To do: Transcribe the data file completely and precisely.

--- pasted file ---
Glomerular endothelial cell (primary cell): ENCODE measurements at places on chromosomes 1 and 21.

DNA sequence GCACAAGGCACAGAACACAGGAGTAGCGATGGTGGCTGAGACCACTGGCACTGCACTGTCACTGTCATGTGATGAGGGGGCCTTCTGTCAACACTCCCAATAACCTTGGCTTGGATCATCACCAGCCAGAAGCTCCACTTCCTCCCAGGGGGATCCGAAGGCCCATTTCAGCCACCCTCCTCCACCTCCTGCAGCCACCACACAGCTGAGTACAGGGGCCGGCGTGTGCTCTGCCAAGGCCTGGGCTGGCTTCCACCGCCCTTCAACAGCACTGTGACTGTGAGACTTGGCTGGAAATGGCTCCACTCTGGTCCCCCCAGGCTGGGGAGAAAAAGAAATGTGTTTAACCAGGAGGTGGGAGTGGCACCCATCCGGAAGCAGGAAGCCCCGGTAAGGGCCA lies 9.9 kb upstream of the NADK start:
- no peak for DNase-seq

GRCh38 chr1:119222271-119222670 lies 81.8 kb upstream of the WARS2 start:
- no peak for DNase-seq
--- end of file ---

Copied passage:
Glomerular endothelial cell (primary cell): ENCODE measurements at places on chromosomes 1 and 21.

DNA sequence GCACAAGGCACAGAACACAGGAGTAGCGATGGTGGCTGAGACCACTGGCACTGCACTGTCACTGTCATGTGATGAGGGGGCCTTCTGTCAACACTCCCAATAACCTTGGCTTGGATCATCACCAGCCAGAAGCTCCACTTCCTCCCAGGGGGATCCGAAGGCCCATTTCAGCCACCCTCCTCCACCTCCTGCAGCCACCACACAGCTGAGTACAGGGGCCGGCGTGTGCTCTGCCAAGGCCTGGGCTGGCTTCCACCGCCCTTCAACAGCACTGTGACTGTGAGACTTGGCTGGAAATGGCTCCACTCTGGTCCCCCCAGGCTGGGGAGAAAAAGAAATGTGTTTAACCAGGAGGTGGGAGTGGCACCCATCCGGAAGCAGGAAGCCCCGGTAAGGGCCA lies 9.9 kb upstream of the NADK start:
- no peak for DNase-seq

GRCh38 chr1:119222271-119222670 lies 81.8 kb upstream of the WARS2 start:
- no peak for DNase-seq